Welcome to the Pitch Wars Workshops with some of our amazing past and 2021 mentors. From a lottery drawing, we selected writers to receive a query and first page critique from one of our mentors. We’ll be posting some of the critiques leading up to the Pitch Wars submission window. Our hope is that these samples will help you in shining up your query and first page.
We appreciate our mentors for generously dedicating their time to do the critiques. If you have something encouraging to add, feel free to comment below. Please keep all comments tasteful. Our comments are set to moderate, and we will delete any inappropriate or hurtful ones before approving them.
Next up we have …
Anna Kaling writes mostly British contemporary romances featuring lots of tea, rain, and passive-aggressive queuing. By day she writes about concrete erections for a construction firm, and by night she… well, never mind. She’s working towards being an old cat lady and is a big fan of sharks, bad horror movies, and the Loch Ness Monster.
Anna’s recent release, Not OK, Cupid
Ally Rivers has three jobs, a disastrous dating record, and her gran won’t stop talking about sex with eighty-year-old Melvin. Now her best friend Sam confesses his whole family think they’re engaged. The longest relationship she’s ever been in is fabricated, and her intended is gay.
Playing Sam’s besotted lover at a family party, Ally discovers the hot gardener she’s been flirting with is Sam’s dad, Marcus. She even sucks at fake relationships. But Marcus is on to them and embroils Ally in another scheme – encouraging Sam to come out.
Scheming is not Ally’s forte and, worse, she and Marcus are falling for each other. After years in an unhappy marriage, he’s not letting Ally go without a fight, but she’s torn between the best friend she’ll ever have and the only man she’s ever been in love with. Either choice will leave two broken hearts, and Gran will still have a more successful love life than her…
Anna’s critique . . .
Adult Commercial Fiction
Life starts at death. After eighty years of a content life, Felix Corrette awakens in the afterlife and can’t rest in peace. [Intriguing opening!]
Felix meets his afterlife handler, Asha, at the location of his death—in public at the movies. [I would remove ‘in public’ as that’s a given at the movies.] The first hurdle is set so low any newly deceased could pass: can he accept his life as lived and move on? “Of course,” thinks the former toll collector, family man, father, husband, and son—until he’s presented with the hitherto unknown perspectives of his loved ones—living and dead. [Uh oh. Love this.]
Starting with his demise and working backwards from there, [I’d consider removing this clause as it seems like an unnecessary detail.] Felix left the long-suffering Sophie, his live-in partner and caregiver, vulnerable. [In what way? Does he not leave a will that leaves her secure? Is there someone targeting her as a newly-rich widow? Details will help us understand how badly Felix has messed up, so we understand his motivation to fix things.] His financial whiz daughter, Morgan, who’s [I’d change this to “is” as the sentence isn’t quite grammatical like this.] unlucky in love, harbors long-term resentments, and punishes Sophie as soon as Felix departs. [How so? Does she throw Sophie out of the marital home? Take all her father’s money and leave Sophie penniless?] His hapless but talented artist son, Nash, remains withered in his sister’s shadow. [What does this mean for Nash? Is he jobless, friendless, loveless?]
Could Felix have played a part in their destruction? He won’t like the answer. To help Felix process reality, Asha customizes an afterlife game show. [FUN.] The deceased are invited, [Comma splice. You could change to a semi-colon or colon, or change the sentence construction: “The deceased are invited, being boundless anyway.”] they’re boundless anyway. And the living join the dead via their dreams. His trusty handler knows seeing is believing for conflict- and[-]feeling-averse Felix, so she’s got recordings to settle every dispute—even how and when Felix moved on to a new love following his first wife’s death. [Details? I assume he did something morally questionable?] There’s no longer anywhere to hide.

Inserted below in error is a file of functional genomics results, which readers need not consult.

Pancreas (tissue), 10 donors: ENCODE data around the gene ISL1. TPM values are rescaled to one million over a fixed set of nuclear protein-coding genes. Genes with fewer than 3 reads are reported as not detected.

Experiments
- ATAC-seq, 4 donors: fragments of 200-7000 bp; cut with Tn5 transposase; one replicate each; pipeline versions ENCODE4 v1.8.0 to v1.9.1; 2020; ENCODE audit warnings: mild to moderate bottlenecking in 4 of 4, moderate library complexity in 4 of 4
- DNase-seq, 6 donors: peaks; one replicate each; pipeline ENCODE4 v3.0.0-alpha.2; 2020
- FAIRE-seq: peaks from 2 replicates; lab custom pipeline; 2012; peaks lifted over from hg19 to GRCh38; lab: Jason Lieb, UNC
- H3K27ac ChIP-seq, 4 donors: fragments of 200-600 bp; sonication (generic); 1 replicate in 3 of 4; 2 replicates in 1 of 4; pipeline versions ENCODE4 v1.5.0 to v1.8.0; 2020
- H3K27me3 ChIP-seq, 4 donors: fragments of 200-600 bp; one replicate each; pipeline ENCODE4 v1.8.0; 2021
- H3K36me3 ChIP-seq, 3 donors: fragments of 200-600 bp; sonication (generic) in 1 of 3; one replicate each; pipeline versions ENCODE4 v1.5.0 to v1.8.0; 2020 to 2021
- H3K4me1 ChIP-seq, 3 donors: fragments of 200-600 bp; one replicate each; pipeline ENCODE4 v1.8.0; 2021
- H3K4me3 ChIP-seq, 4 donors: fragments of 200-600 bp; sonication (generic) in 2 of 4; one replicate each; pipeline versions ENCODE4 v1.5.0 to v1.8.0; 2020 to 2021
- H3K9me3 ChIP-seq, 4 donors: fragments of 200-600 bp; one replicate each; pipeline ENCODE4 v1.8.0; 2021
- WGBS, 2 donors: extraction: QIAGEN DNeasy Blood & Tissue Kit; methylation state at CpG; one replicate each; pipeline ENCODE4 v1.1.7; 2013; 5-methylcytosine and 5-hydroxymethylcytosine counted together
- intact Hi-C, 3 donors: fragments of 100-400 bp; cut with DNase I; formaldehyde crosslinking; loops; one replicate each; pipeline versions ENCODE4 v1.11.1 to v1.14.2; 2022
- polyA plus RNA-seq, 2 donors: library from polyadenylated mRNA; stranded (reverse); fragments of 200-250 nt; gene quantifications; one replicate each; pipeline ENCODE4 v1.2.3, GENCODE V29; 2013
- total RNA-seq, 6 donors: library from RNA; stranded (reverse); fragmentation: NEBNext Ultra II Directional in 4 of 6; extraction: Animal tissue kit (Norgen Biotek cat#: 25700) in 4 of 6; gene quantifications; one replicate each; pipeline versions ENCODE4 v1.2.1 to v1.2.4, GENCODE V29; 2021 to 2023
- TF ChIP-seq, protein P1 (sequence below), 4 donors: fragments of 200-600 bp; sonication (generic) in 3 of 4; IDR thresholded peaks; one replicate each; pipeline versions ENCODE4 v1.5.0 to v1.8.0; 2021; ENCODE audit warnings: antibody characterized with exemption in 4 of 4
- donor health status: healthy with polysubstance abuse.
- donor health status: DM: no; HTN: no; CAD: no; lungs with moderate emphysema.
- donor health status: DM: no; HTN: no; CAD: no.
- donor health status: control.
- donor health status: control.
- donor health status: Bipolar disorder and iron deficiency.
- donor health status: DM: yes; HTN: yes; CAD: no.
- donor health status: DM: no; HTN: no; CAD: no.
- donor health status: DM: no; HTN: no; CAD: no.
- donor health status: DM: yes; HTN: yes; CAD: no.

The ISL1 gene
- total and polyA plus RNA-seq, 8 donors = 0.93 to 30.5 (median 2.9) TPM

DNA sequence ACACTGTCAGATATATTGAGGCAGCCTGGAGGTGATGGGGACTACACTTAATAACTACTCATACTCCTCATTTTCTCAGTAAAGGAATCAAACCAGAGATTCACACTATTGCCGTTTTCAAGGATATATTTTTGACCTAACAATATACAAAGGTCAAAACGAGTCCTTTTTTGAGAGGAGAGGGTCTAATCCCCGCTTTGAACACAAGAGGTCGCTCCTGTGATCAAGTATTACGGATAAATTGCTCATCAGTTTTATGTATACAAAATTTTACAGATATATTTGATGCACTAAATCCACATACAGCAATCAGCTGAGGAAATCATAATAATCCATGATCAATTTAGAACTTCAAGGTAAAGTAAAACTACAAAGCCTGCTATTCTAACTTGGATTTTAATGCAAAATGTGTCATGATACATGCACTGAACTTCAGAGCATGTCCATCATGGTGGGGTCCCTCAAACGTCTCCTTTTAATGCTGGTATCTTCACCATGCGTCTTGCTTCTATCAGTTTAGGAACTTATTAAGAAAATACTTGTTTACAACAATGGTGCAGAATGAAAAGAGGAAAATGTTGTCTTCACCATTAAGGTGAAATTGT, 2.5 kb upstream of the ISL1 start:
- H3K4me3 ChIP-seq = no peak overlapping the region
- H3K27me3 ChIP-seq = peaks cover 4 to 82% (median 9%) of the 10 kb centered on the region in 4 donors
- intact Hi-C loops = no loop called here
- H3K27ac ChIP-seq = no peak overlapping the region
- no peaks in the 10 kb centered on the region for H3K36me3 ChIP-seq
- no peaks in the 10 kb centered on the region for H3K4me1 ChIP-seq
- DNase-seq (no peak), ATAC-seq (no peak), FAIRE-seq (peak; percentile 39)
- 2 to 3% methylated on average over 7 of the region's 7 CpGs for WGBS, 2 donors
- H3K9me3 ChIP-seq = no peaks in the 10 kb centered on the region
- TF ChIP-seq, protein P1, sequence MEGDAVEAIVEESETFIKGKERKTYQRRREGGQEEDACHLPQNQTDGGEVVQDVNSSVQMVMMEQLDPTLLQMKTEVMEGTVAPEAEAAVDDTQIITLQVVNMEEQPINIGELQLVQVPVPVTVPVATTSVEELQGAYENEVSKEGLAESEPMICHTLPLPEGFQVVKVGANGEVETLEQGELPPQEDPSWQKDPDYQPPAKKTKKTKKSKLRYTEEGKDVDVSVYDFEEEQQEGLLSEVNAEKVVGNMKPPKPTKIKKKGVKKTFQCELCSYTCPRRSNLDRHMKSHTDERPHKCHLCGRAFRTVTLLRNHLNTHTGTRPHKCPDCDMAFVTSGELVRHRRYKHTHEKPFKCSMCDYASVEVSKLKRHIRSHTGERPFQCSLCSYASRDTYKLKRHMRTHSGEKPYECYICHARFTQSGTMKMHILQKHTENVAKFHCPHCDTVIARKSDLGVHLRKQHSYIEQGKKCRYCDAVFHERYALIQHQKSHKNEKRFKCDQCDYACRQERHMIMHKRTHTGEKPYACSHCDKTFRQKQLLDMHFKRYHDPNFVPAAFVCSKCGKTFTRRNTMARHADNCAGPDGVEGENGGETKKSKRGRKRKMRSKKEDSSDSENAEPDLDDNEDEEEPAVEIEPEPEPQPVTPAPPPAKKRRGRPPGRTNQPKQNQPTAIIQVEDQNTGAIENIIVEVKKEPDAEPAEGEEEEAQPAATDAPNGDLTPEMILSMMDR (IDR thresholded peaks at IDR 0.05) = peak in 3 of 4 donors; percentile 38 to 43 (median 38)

Asha gives Felix an all-access backstage pass to rediscover the people and events that made him. Faced with reality, Felix contends with long-buried grief over his parents and deceased wife, Dallas. [I would remove the name. You generally want to keep names to a minimum in a query, and Dallas doesn’t come up again so we don’t need to know her name.] To help him along, Felix gets one chance to alter the outcome of any event. Will he choose himself or to manipulate his family? [These both sound like selfish choices, as the word ‘manipulate’ has negative connotations. Could it be “choose himself or save a family member” or something?] If he cannot move on and let go, [I’m not clear on what Frank’s actual challenge is: is it to choose the right event to change, or to let go of his mistakes and forget about them?] Felix will reincarnate to struggle over the same issues again and again until he makes amends. [This doesn’t sound like much of a punishment, as presumably his memory will be wiped each time. Is the real punishment that he knows he’ll be dooming his loved-ones to endless cycles of misery as he messes up each time?]
With elements of The Midnight Library, Three Souls, and The Good Place, TITLE OF WORK (72,000 words) is about the connections between family, repeating patterns, and resolving the past. The novel explores the meaning of life—after death.
I completed a mentorship through the UCLA Extension Writers’ Program and earned a master’s in creative writing from New College of California in San Francisco. My satire is published in Wry Times, Funny-ish, and The Haven. My work is available on Twitter, Medium, and LinkedIn.Thank you for your time and consideration.
[This is a super fun concept and I especially love the afterlife gameshow. You’ve done a good job of explaining the plot, but I think the query needs a little work on the conflict and stakes side.
The query is written with a lot of narrative distance from Felix, as if we’re watching him from a corner rather than from inside his head. The writing sample shows you have a deeper narrative in the actual manuscript, so the query should reflect that. Mostly this means telling us how Felix feels as well as what he experiences; right know we know what he sees and hears, but not his emotional response. E.g.: